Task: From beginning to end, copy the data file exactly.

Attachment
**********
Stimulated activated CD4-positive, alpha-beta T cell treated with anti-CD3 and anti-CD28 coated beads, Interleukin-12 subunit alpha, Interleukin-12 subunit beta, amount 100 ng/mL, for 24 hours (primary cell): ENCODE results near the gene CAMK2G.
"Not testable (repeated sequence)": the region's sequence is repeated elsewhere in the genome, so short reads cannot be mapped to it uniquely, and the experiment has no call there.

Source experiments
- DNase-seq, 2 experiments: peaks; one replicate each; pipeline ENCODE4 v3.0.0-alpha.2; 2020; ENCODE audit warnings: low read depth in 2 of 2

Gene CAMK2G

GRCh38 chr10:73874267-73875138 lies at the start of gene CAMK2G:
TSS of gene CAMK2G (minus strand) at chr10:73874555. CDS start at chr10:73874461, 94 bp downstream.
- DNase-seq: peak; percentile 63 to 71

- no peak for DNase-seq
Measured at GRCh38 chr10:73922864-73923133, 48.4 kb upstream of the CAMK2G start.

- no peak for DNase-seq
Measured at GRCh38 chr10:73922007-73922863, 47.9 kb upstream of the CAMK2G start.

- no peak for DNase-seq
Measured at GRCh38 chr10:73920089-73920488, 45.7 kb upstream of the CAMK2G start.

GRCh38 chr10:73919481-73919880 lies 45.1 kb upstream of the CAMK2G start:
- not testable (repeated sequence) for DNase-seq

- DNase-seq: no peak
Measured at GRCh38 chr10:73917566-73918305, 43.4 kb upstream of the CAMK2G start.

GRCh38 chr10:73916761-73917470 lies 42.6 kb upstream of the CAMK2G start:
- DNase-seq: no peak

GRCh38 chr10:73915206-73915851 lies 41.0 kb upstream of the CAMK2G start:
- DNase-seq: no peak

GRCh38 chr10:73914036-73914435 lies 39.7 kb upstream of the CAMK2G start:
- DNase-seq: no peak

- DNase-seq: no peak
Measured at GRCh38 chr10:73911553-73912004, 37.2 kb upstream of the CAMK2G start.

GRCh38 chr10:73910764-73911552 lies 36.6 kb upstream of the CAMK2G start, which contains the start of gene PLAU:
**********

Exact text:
Stimulated activated CD4-positive, alpha-beta T cell treated with anti-CD3 and anti-CD28 coated beads, Interleukin-12 subunit alpha, Interleukin-12 subunit beta, amount 100 ng/mL, for 24 hours (primary cell): ENCODE results near the gene CAMK2G.
"Not testable (repeated sequence)": the region's sequence is repeated elsewhere in the genome, so short reads cannot be mapped to it uniquely, and the experiment has no call there.

Source experiments
- DNase-seq, 2 experiments: peaks; one replicate each; pipeline ENCODE4 v3.0.0-alpha.2; 2020; ENCODE audit warnings: low read depth in 2 of 2

Gene CAMK2G

GRCh38 chr10:73874267-73875138 lies at the start of gene CAMK2G:
TSS of gene CAMK2G (minus strand) at chr10:73874555. CDS start at chr10:73874461, 94 bp downstream.
- DNase-seq: peak; percentile 63 to 71

- no peak for DNase-seq
Measured at GRCh38 chr10:73922864-73923133, 48.4 kb upstream of the CAMK2G start.

- no peak for DNase-seq
Measured at GRCh38 chr10:73922007-73922863, 47.9 kb upstream of the CAMK2G start.

- no peak for DNase-seq
Measured at GRCh38 chr10:73920089-73920488, 45.7 kb upstream of the CAMK2G start.

GRCh38 chr10:73919481-73919880 lies 45.1 kb upstream of the CAMK2G start:
- not testable (repeated sequence) for DNase-seq

- DNase-seq: no peak
Measured at GRCh38 chr10:73917566-73918305, 43.4 kb upstream of the CAMK2G start.

GRCh38 chr10:73916761-73917470 lies 42.6 kb upstream of the CAMK2G start:
- DNase-seq: no peak

GRCh38 chr10:73915206-73915851 lies 41.0 kb upstream of the CAMK2G start:
- DNase-seq: no peak

GRCh38 chr10:73914036-73914435 lies 39.7 kb upstream of the CAMK2G start:
- DNase-seq: no peak

- DNase-seq: no peak
Measured at GRCh38 chr10:73911553-73912004, 37.2 kb upstream of the CAMK2G start.

GRCh38 chr10:73910764-73911552 lies 36.6 kb upstream of the CAMK2G start, which contains the start of gene PLAU: